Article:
A Life in Pictures: Q&A With Daniel Carrillo, Seattle Photographer and Gallery Frames Owner

Daniel Carrillo welcomes a good frame job.

SURPRISE DEVELOPMENT. Daniel Carrillo, a photographer who acquired Gallery Frames three years ago, never expected to own a business.

This article appears in print in the October 2018 issue. Click here for a free subscription.

Seattle photographer Daniel Carrillo specializes in antique picture-making processes. He has owned Gallery Frames in Pioneer Square since 2015.

Did you ever think you would own your own business? I did not. Never even considered it a possibility.

Because? Because I’d always thought that being an artist was what I wanted to do as a job.  

How did you end up owning Gallery Frames? Larry Yocom hired me in 2000 and we worked really well together — I consider him a friend now — and when he decided to retire in 2015, he suggested I take over. I wasn’t sure at first because there were things I didn’t know, but when I talked to my wife about it she was like, “Uh, yeah!”

What things didn’t you know? The financials. Accounting, billing, all that kind of stuff. 

The day Gallery Frames became legally yours, what was your dominant feeling? Relief and a sense of freedom. I was ready. 

What’s been the hardest part of owning a business? Being the boss. It was hard, especially in the beginning, telling people what to do. 

Who cleans the bathroom at Gallery Frames? I don’t keep track of who does what. If it’s dirty, I’ll clean it.

Why does framing matter? Framing is the finishing touch, the final step in getting a piece of art onto a wall in somebody’s home.

Does Gallery Frames have a particular philosophy? We want the frame to give a finished look without getting in the way visually. The art is the main attraction, not the frame. 

Have you ever been in someone’s house and thought a piece of art could be framed a lot better and then said something? Yes! (Laughs.) I’ve done that a bunch of times, but I never suggest that I reframe it. I just want them to know that somebody should do something because that piece is dying!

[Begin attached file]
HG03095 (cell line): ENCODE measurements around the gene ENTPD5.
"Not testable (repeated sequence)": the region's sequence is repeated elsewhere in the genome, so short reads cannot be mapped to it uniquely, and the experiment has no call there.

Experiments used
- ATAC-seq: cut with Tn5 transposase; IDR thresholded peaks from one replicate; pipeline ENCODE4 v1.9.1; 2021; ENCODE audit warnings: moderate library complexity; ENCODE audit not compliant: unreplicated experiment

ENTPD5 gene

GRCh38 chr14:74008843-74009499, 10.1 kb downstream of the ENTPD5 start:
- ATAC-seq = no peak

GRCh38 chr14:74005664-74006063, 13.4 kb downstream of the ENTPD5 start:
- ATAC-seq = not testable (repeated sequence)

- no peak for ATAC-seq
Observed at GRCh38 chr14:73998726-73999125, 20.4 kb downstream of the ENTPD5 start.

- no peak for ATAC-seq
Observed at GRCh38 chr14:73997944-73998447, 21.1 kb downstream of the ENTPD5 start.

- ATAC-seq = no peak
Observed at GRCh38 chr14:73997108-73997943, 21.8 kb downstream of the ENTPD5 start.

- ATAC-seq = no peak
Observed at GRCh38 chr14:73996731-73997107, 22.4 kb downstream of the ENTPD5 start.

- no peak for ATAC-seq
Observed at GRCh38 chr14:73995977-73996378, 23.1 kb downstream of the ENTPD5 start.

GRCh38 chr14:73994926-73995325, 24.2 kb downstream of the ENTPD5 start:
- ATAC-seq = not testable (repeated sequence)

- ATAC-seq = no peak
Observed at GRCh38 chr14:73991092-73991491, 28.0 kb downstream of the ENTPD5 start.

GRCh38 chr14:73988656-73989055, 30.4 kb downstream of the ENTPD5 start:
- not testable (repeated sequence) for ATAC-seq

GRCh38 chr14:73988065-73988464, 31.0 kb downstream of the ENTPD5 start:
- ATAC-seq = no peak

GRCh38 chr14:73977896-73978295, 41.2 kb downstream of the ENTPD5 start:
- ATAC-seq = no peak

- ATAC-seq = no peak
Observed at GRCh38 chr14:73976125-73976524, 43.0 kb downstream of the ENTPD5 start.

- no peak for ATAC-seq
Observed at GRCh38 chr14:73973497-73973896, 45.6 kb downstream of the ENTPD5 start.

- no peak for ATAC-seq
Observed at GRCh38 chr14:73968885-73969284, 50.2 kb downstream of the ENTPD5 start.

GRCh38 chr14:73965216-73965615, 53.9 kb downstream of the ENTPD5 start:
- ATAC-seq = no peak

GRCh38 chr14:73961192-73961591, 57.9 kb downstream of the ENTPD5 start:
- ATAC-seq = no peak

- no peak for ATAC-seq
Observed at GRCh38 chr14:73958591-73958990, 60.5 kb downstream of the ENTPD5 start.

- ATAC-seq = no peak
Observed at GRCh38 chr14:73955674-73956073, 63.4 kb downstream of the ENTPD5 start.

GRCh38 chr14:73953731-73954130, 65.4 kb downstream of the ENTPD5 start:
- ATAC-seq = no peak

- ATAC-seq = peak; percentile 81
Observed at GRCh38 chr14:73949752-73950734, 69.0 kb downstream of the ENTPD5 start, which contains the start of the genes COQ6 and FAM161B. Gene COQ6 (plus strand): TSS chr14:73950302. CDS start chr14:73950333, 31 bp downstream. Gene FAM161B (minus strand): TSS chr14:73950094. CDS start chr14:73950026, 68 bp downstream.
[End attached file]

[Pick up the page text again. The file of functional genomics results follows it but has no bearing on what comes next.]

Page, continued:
How do you balance your artistic mind with your business mind? Not very well. If I was more business-minded, I’d be trying to get as much money as I could out of customers, but that’s not who I am. 

Are your employees free to make decisions that you might disagree with? When people start here, I try to let them make mistakes, and sometimes those mistakes cost money, but that’s how you learn. I do weigh in if they’re completely off the mark. 

When a customer walks in with a piece of art, how do you start the conversation? Since I haven’t been to their house and don’t know what’s on their walls or how they frame things, I need input, so I’ll ask how they want it to look. A customer came in a while back and when I asked what she had in mind, she said, “You’re the expert!!!” Needless to say, it didn’t go well. 

You work in a style of photography called “antique processes.” Yeah. I make daguerreotypes, I do the collodion [cellulose nitrate] process and I do tintypes.

Are you fascinated with the past? I’m fascinated how, with a limited amount of resources, the early pioneers in photography were able to come up with something so amazing. 

Did you go to school for photography? No, I’m mostly self-taught. I did go to the Art Institute of Seattle for graphic design but dropped out after a year and a half. Still paying for the loan, though! 

How would you describe your relationship to money? Money is a tough one for me. I didn’t have a lot of it when I was little and now that I have a little bit, I’m not very careful with it. My wife is the money person in our house and she isn’t that great with it, either! (Laughs.)

Would you rather be creativity satisfied or filthy rich? Oh, gosh. (Long pause.) Because I have kids, I feel like it would be filthy rich.

What piece of advice would you give to your younger self? Start your own business and keep at it because it will grow and it will be yours. 

When do you know when someone else’s work is good? It’s a gut thing. I feel it.

Is there anything you cannot live without? My wife. Can’t live without her.

What does success look like? Success would be to grow old and see my kids’ kids.

Did having immigrant parents affect your work ethic? Yes. My parents were all about work and that’s what they instilled in me: work. 

Finish this sentence, “Daniel Carrillo is …” “... an all-right guy.” 

You’re stuck on a desert island and can have one book, one record and one food. Led Zeppelin’s Physical Graffiti; McConnell’s brand of lemon and marionberry ice cream; and I don’t read all that much, so the book would be no book. 

What inspires you? Nature, how beautiful it can be and also how horrific.

What law or rule would you most like to enforce? No hate. 

For more on artists, entertainers and entrepreneurs, tune in Art Zone with Nancy Guppy on the Seattle Channel.

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